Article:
Such has always been the rhetorical style of the North Korean regime. For the last 15 years North Korea has been promising to engulf South Korea in a “sea of flame” while threatening the United States with inevitable nuclear destruction. The North Korean government has gotten a lot of attention, and has won aid in the past by alternating threats with the promise of peace. The greater the threats, the greater the harvest when the prospect of peace is held out. In fact, it is an old game. Yet one may ask if one day a North Korean princeling, deluded with power, will take his own rhetoric seriously. At what point does rhetorical style transform itself into calamity?
North Korea is a socialist country of a different type. It has remained hardline and Spartan in its determination to confront the capitalist enemy, with a huge army and massive missile forces. And as everyone knows, a war on the Korean Peninsula would have devastating economic repercussions for Asia and the Pacific. While America worries whether North Korea has missiles capable of hitting U.S. cities, the Japanese and South Koreans are left in no doubt. A North Korean missile can hit Tokyo with a biological or nuclear warhead at any time.
What is the source of North Korean militancy?
The ideology of North Korea was originally Marxist-Leninist and consistent with that of the Soviet Union and China. In 1972 the ideology was officially changed to something called “the Juche idea,” first set forth in the 1950s by the founding dictator of North Korea, Kim Il-sung. The ideology proposes military strength and national self-reliance. Juche has its roots in Stalin’s idea of “socialism in one country” combined with Mao’s principle of “regeneration through one’s own efforts.” Since man is the master of all things, North Korea might well take an independent stand against imperialism and capitalism. Of course, this stand isn’t truly independent because North Korea has always received its weapons from China with occasional economic or technical support from Russia. The regime has also used threats (including the threat to build a nuclear weapon) to get economic assistance, money and food from the United States and South Korea. Perhaps it is mistakenly attempting to use the threat of nuclear war to for a similar purpose today.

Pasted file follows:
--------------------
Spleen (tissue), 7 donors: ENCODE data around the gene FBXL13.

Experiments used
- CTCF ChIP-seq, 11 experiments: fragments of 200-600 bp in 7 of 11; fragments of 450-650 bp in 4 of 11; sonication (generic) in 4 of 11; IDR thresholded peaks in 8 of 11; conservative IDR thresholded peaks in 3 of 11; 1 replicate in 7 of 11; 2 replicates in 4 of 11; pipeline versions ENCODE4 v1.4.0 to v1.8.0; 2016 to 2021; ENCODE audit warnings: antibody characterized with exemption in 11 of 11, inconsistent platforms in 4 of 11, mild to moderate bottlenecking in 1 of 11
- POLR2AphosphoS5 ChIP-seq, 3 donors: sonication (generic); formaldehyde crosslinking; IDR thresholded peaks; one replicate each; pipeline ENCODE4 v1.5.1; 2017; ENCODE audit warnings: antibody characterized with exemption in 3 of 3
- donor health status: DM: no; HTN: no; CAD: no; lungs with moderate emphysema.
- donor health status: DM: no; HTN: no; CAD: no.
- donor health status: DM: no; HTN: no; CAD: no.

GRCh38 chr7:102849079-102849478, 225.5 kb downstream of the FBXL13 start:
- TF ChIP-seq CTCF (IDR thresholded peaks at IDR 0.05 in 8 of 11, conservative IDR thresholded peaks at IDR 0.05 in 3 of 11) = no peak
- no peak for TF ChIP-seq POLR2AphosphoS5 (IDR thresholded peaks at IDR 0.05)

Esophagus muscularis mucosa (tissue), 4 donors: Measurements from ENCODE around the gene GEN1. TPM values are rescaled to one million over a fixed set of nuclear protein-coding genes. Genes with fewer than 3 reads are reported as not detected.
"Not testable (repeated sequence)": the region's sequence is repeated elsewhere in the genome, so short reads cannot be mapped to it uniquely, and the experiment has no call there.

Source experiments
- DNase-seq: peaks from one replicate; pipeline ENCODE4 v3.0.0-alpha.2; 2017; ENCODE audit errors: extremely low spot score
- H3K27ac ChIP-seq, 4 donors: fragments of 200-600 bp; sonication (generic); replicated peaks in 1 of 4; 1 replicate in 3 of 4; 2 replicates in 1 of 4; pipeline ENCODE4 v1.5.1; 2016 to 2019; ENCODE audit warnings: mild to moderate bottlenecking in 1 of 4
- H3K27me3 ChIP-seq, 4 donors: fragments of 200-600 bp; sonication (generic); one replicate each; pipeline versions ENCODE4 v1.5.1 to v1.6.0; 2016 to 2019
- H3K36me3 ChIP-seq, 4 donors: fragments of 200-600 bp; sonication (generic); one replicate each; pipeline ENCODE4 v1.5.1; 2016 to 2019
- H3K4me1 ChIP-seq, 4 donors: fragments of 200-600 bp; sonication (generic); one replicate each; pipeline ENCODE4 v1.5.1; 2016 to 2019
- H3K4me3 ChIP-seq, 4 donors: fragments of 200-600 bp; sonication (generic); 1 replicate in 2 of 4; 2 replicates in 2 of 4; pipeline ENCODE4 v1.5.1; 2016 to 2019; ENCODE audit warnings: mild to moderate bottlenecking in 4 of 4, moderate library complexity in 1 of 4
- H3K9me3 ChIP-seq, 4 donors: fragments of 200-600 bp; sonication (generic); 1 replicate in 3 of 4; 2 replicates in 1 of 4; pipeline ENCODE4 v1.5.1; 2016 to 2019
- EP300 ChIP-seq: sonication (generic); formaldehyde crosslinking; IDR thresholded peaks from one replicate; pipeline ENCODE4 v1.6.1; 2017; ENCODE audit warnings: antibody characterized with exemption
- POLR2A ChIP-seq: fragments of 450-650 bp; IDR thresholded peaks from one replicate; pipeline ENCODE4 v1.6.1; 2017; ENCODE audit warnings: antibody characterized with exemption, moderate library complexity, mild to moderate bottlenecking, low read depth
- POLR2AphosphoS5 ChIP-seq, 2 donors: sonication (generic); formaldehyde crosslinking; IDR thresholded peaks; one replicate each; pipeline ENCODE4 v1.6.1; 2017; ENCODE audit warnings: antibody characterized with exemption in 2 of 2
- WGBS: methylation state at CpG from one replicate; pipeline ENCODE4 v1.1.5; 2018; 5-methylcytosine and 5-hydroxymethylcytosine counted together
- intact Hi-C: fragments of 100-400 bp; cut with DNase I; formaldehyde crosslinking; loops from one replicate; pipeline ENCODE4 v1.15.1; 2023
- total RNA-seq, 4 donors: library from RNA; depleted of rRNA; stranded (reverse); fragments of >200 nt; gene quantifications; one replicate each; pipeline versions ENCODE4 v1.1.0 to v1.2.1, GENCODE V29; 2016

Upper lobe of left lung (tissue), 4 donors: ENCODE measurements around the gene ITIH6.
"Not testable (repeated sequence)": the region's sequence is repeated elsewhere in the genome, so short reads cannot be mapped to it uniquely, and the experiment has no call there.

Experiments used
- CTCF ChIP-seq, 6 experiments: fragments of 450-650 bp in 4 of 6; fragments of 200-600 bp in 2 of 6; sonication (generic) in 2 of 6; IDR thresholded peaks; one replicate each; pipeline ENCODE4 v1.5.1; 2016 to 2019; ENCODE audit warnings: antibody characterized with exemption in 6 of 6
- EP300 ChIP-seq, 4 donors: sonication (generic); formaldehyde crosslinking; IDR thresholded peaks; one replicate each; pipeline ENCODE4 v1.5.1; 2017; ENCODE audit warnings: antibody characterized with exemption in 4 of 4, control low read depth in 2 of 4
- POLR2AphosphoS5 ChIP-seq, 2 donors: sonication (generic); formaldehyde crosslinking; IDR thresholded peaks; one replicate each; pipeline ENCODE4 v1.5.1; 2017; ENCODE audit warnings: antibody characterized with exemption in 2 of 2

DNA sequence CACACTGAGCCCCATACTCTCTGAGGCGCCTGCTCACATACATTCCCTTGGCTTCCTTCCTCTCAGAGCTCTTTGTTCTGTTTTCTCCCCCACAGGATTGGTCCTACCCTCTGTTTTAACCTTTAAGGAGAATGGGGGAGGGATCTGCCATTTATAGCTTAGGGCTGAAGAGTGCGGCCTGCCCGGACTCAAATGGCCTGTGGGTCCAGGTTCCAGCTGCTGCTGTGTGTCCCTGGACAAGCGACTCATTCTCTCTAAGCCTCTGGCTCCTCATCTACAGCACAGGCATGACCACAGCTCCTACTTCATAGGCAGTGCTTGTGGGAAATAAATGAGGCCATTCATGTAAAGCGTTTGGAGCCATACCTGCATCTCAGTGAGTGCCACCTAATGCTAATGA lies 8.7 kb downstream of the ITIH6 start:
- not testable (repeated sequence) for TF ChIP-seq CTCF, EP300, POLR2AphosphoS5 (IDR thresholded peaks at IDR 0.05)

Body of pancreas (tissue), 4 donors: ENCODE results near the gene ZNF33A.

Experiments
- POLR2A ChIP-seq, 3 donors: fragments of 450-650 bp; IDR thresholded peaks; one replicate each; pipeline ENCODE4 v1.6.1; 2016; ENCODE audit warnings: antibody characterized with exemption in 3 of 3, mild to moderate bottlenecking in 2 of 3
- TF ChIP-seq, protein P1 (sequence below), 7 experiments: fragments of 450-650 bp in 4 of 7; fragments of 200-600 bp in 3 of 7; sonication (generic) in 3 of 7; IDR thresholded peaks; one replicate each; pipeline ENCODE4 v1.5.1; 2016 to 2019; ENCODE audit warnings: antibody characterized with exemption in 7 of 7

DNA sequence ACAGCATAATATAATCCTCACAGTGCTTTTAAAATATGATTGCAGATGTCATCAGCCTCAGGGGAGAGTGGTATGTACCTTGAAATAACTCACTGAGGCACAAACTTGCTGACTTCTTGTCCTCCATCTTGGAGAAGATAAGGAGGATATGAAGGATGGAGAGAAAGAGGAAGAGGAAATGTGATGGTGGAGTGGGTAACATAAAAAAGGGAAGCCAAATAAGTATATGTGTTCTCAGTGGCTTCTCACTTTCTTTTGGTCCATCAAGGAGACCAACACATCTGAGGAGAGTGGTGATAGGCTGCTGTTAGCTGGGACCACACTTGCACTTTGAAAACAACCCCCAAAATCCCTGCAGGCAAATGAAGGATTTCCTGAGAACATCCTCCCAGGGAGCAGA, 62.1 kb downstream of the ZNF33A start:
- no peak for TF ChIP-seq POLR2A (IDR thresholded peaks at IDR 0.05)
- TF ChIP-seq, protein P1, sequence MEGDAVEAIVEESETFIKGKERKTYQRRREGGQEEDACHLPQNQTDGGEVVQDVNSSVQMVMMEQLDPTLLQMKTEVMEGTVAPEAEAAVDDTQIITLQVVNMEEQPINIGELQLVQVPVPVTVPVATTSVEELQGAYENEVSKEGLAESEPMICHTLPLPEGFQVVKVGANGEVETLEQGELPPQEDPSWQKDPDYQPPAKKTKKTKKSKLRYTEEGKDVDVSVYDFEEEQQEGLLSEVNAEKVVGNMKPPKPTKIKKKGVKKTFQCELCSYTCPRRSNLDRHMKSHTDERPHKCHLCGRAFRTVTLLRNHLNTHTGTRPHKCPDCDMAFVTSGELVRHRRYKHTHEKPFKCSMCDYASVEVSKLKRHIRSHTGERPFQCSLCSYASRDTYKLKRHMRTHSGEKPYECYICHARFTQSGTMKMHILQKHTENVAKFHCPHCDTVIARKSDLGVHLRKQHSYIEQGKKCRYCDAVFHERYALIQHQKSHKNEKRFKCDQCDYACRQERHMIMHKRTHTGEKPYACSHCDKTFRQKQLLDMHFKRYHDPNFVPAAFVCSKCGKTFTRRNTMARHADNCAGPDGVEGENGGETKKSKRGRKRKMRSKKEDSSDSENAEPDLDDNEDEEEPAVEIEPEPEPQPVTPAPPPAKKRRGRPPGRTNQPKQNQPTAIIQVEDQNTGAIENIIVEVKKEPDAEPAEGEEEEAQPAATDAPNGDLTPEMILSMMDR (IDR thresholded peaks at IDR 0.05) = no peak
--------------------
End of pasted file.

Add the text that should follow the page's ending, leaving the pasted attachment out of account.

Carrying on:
North Korea is one of the world’s poorest countries despite possessing a large and powerful military machine. Making economic isolation and autarchy into a virtue, the North Korean economy has withered. In the 1980s the government pushed a program to produce ten million tons of grain per year. To their dismay, they only produced four million tons. (It is estimated that six million tons are required to feed the North Korean people.) Nevertheless, North Korea has managed to create an enormous army with over 153 divisions and brigades, including 60 infantry divisions/brigades, 25 mechanized brigades, 13 tank brigades, 25 special Operation Force brigades, and 30 artillery brigades.
When a country only has weapons, and little else, what do you suppose its policy relies upon? Threats come naturally. The entire psychology of the country’s leadership is alien to peaceful pursuits. It is, indeed, oriented toward war. And if war is impractical for the moment, then the orientation is toward the threat of war. The most natural thing in the world, therefore, is that North Korea’s leaders should issue dire threats. As for the question of whether they are bluffing, the answer should really be placed in reverse. Are the South Korean, Japanese and Americans bluffing in their commitment to resist North Korea? And furthermore, are they willing to purchase peace for a price? If so, the North Koreans will sniff them out. And another thing is certain: The North Koreans will attack if and when their opponents weaken. Let no one be mistaken on that score.